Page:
Hop onto your Instagram and you might even see people boldly posting about their ventures outside their home: a pool party here with a “close circle” of friends, a smallish birthday party there with people from different homes. (“Don’t worry, we’re keeping 6 feet apart!”)
You see it on a larger scale in the news: In New York last weekend, sunny weather led people to flock to parks. (As of last week, residents of New York City have submitted 14,000 complaints to the police about people violating social distancing rules.)
In Southern California, thousands hit the beaches in Orange County, seeking relief from a heatwave that hit just in time for the weekend. (Gov. Gavin Newsom has ordered all Orange County beaches closed this weekend, calling it a “temporary pause.”)
Clearly, “quarantine fatigue” is starting to kick in.
“I think we’re getting to the stage of this where people are desperate to leave their homes, and desperation rarely makes for good decisions,” said Shane G. Owens, a psychologist and the assistant director of campus mental health at New York’s Farmingdale State College.
“You see it on your social media feed. You see it in your neighborhoods with traffic. I live on a main road, and foot, bike, car and especially motorcycle traffic increase incredibly on nice days,” Owens told HuffPost.
After about six weeks of social distancing in some states, we’re all getting a little stir crazy ― especially those who were wary of the social distancing guidelines from the beginning.
“People were having trouble with physical distancing when the guidelines were strict,” he added. “It’s unlikely that loosening those restrictions in some states will lead to responsible behavior.”
A combination of factors ― warm weather, stay-at-home restrictions that have dragged on longer than anticipated and seeing other states move to reopen ― has led to Americans going outside more frequently and traveling longer distances, according to research out of the University of Maryland.
Using cellphone location data, researchers noted the change in behavior in the past two weeks in all but three states.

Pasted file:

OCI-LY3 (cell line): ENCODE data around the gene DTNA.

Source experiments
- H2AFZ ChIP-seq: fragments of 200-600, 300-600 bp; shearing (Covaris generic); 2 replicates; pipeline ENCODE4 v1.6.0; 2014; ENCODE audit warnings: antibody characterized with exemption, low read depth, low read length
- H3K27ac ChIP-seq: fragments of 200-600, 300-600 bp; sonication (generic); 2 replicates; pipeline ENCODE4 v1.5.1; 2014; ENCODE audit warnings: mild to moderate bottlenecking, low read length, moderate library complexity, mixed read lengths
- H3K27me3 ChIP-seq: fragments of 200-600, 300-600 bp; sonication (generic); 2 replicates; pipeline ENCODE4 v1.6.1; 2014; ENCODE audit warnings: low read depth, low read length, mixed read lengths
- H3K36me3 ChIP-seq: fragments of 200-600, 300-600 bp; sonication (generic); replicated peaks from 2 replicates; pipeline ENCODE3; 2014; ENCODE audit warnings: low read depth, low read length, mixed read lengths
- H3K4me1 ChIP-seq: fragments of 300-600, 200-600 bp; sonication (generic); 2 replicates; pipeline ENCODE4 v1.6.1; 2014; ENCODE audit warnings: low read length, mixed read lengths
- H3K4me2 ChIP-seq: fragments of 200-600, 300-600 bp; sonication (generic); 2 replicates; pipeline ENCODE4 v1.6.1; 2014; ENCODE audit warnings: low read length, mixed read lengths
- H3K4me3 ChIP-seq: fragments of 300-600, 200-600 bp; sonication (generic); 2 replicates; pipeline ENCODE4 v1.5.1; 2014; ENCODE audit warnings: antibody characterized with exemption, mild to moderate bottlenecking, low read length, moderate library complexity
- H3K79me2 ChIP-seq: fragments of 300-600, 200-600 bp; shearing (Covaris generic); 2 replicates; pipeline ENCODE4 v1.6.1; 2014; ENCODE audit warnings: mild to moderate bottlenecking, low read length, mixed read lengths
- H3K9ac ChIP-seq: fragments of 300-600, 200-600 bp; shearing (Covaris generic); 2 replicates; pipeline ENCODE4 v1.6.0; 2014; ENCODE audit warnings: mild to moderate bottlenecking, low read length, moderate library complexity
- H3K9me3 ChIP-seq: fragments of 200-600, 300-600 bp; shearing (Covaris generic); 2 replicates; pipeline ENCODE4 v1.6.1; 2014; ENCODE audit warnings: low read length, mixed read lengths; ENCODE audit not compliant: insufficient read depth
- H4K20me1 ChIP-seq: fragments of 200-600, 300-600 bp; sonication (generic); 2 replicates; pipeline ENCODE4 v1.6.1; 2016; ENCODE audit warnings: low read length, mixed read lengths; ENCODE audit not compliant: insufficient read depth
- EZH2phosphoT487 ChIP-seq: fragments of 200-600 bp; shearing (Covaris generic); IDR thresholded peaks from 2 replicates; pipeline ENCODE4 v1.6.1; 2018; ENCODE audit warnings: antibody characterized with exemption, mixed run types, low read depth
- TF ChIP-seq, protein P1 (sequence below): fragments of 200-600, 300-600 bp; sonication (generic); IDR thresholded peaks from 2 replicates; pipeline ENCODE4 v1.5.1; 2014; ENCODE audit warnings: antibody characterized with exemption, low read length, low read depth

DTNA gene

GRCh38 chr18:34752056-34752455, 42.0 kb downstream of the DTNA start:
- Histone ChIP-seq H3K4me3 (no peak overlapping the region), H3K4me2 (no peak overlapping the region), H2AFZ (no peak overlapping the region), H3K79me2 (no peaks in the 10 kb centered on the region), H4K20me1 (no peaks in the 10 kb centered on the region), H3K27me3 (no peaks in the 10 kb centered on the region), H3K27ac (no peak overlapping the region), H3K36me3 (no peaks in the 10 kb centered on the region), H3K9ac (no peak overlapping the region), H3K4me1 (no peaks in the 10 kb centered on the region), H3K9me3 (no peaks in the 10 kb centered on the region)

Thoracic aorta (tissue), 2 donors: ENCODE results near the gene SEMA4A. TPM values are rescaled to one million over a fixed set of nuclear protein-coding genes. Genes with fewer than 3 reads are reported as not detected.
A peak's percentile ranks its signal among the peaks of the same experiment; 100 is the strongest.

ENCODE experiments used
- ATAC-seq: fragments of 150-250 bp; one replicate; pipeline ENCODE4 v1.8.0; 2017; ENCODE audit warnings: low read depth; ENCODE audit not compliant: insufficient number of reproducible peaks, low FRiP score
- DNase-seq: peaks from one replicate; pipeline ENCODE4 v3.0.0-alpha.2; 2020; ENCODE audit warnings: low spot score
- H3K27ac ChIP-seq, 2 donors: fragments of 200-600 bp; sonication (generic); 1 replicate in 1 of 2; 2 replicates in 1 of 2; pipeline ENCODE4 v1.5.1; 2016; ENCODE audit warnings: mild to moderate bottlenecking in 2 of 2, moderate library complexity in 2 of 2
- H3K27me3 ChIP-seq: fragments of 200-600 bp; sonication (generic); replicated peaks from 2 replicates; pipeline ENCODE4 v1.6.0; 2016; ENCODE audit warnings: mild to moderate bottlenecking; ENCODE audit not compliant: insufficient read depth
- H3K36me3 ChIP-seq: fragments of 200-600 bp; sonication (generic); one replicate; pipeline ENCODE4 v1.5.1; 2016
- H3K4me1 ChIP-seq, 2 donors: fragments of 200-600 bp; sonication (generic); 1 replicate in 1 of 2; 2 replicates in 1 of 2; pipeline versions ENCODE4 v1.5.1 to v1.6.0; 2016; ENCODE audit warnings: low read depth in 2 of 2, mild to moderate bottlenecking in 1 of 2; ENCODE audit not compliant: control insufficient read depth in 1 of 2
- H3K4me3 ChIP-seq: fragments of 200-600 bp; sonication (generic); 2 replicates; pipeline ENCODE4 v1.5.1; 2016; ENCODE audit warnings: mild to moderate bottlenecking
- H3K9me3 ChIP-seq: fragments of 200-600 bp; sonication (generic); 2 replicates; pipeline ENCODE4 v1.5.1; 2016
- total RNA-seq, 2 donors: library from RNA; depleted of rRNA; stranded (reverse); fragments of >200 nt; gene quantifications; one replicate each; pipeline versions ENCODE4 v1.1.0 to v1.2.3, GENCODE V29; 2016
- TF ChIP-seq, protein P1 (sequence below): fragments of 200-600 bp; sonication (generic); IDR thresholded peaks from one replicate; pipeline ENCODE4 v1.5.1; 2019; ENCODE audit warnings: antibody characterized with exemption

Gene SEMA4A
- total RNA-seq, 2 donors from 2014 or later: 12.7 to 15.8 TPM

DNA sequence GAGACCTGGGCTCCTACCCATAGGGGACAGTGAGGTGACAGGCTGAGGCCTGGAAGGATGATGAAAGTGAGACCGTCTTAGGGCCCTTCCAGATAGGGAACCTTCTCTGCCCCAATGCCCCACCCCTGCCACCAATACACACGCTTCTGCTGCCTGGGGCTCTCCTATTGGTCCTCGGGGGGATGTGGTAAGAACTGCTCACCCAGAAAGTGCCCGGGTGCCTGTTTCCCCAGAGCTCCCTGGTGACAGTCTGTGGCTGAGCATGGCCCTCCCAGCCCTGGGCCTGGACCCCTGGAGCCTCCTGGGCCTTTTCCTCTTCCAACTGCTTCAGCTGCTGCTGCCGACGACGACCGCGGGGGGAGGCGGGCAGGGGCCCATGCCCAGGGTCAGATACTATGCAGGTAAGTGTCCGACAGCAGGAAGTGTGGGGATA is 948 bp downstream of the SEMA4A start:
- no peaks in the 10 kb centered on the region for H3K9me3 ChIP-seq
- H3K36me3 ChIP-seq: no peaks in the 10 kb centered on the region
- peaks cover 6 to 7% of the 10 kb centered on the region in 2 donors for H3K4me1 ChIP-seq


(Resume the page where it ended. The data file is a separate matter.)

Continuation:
And in a Gallup poll conducted the week of April 20, 59% of respondents said they had practiced social distancing in the previous 24 hours. That was down from 65% in the week of April 6.
Interestingly, the research seems to run counter to polls that suggest a majority of Americans — up to 80% — support the restrictions that governors and local officials have put in place to counter the spread of the virus. (Apparently, “support” doesn’t preclude looking for personal loopholes.)
So what happened? How did “safer at home” become “safer at your best friend’s home” or “safer with a nominal 6-feet-apart from others on a crowded beach”? According to Nikole Benders-Hadi, a psychiatrist and medical director of behavioral health at Doctor on Demand, much of our quarantine fatigue can be chalked up to feeling overconfident about our personal sense of safety.
“When people disconnect from the news or are distant from the front lines, it can be easy to think it is not a big deal,” she said. “We’re starting to see a reduction in numbers of hospitalizations and deaths in some parts of the country, but what is important to understand is that this is because of our distancing.”
Fewer new COVID-19 cases being diagnosed doesn’t necessarily mean we should ease up or stop social distancing. If we genuinely want to “flatten the curve” ― a phrase that refers to enacting measures to help prevent a sudden spike in cases that would overwhelm the health care system ― we have to stay home a little longer. Without a COVID-19 vaccine, that’s the only actionable thing we can do to help our health care workers battle the coronavirus.
But a little bit of freedom is a heady thing. The more exposed we are to market trips or outings to our friends’ homes without getting sick, the less anxious we feel about the pandemic as a whole and the more likely we are to go out again.
“This is a natural process that is the basis for a therapy technique called exposure,” Owens said. “This natural process of becoming accustomed to fear and anxiety is enhanced by doing some things — like running or shopping — without getting sick.”